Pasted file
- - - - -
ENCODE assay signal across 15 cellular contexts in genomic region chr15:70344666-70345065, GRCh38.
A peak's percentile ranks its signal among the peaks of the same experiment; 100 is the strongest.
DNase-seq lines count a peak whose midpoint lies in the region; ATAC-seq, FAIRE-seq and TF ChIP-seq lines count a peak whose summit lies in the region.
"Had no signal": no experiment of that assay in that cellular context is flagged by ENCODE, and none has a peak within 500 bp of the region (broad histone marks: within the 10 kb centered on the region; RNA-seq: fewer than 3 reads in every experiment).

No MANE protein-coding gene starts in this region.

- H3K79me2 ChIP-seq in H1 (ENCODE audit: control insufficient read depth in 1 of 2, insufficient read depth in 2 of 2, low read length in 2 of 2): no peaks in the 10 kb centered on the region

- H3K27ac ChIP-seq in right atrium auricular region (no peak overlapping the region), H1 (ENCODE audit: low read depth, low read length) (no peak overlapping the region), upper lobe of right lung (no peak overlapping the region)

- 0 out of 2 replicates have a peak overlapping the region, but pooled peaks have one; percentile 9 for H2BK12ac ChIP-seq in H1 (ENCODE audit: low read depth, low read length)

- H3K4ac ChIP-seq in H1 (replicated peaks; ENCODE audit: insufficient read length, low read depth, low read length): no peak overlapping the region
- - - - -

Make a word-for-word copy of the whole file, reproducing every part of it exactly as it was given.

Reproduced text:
ENCODE assay signal across 15 cellular contexts in genomic region chr15:70344666-70345065, GRCh38.
A peak's percentile ranks its signal among the peaks of the same experiment; 100 is the strongest.
DNase-seq lines count a peak whose midpoint lies in the region; ATAC-seq, FAIRE-seq and TF ChIP-seq lines count a peak whose summit lies in the region.
"Had no signal": no experiment of that assay in that cellular context is flagged by ENCODE, and none has a peak within 500 bp of the region (broad histone marks: within the 10 kb centered on the region; RNA-seq: fewer than 3 reads in every experiment).

No MANE protein-coding gene starts in this region.

- H3K79me2 ChIP-seq in H1 (ENCODE audit: control insufficient read depth in 1 of 2, insufficient read depth in 2 of 2, low read length in 2 of 2): no peaks in the 10 kb centered on the region

- H3K27ac ChIP-seq in right atrium auricular region (no peak overlapping the region), H1 (ENCODE audit: low read depth, low read length) (no peak overlapping the region), upper lobe of right lung (no peak overlapping the region)

- 0 out of 2 replicates have a peak overlapping the region, but pooled peaks have one; percentile 9 for H2BK12ac ChIP-seq in H1 (ENCODE audit: low read depth, low read length)

- H3K4ac ChIP-seq in H1 (replicated peaks; ENCODE audit: insufficient read length, low read depth, low read length): no peak overlapping the region